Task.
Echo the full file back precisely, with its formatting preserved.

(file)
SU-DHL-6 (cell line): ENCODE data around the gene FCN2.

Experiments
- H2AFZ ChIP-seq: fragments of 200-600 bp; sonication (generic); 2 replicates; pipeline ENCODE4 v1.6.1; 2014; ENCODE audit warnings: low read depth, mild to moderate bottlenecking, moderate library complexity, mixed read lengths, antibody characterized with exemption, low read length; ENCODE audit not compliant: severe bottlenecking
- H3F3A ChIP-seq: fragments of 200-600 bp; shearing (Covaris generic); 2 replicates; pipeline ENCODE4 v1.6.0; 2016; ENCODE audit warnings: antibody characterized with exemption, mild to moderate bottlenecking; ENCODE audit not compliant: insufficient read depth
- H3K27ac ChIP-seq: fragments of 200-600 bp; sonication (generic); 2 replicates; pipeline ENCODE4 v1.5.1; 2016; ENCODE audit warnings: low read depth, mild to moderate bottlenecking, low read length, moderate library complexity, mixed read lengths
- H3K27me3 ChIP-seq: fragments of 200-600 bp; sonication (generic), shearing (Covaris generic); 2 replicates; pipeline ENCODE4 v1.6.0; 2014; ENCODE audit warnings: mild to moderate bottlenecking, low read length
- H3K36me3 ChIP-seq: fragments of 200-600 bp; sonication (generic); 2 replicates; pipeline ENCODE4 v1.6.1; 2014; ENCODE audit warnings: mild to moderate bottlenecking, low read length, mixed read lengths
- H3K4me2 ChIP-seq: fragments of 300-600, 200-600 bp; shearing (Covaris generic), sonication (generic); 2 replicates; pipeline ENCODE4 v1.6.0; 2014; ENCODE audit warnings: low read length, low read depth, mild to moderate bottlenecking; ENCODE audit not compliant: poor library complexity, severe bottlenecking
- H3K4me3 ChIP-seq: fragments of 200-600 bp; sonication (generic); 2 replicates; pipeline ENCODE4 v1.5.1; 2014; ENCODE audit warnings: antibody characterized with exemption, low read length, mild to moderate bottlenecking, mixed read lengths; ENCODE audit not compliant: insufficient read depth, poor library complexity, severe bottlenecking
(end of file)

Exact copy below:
SU-DHL-6 (cell line): ENCODE data around the gene FCN2.

Experiments
- H2AFZ ChIP-seq: fragments of 200-600 bp; sonication (generic); 2 replicates; pipeline ENCODE4 v1.6.1; 2014; ENCODE audit warnings: low read depth, mild to moderate bottlenecking, moderate library complexity, mixed read lengths, antibody characterized with exemption, low read length; ENCODE audit not compliant: severe bottlenecking
- H3F3A ChIP-seq: fragments of 200-600 bp; shearing (Covaris generic); 2 replicates; pipeline ENCODE4 v1.6.0; 2016; ENCODE audit warnings: antibody characterized with exemption, mild to moderate bottlenecking; ENCODE audit not compliant: insufficient read depth
- H3K27ac ChIP-seq: fragments of 200-600 bp; sonication (generic); 2 replicates; pipeline ENCODE4 v1.5.1; 2016; ENCODE audit warnings: low read depth, mild to moderate bottlenecking, low read length, moderate library complexity, mixed read lengths
- H3K27me3 ChIP-seq: fragments of 200-600 bp; sonication (generic), shearing (Covaris generic); 2 replicates; pipeline ENCODE4 v1.6.0; 2014; ENCODE audit warnings: mild to moderate bottlenecking, low read length
- H3K36me3 ChIP-seq: fragments of 200-600 bp; sonication (generic); 2 replicates; pipeline ENCODE4 v1.6.1; 2014; ENCODE audit warnings: mild to moderate bottlenecking, low read length, mixed read lengths
- H3K4me2 ChIP-seq: fragments of 300-600, 200-600 bp; shearing (Covaris generic), sonication (generic); 2 replicates; pipeline ENCODE4 v1.6.0; 2014; ENCODE audit warnings: low read length, low read depth, mild to moderate bottlenecking; ENCODE audit not compliant: poor library complexity, severe bottlenecking
- H3K4me3 ChIP-seq: fragments of 200-600 bp; sonication (generic); 2 replicates; pipeline ENCODE4 v1.5.1; 2014; ENCODE audit warnings: antibody characterized with exemption, low read length, mild to moderate bottlenecking, mixed read lengths; ENCODE audit not compliant: insufficient read depth, poor library complexity, severe bottlenecking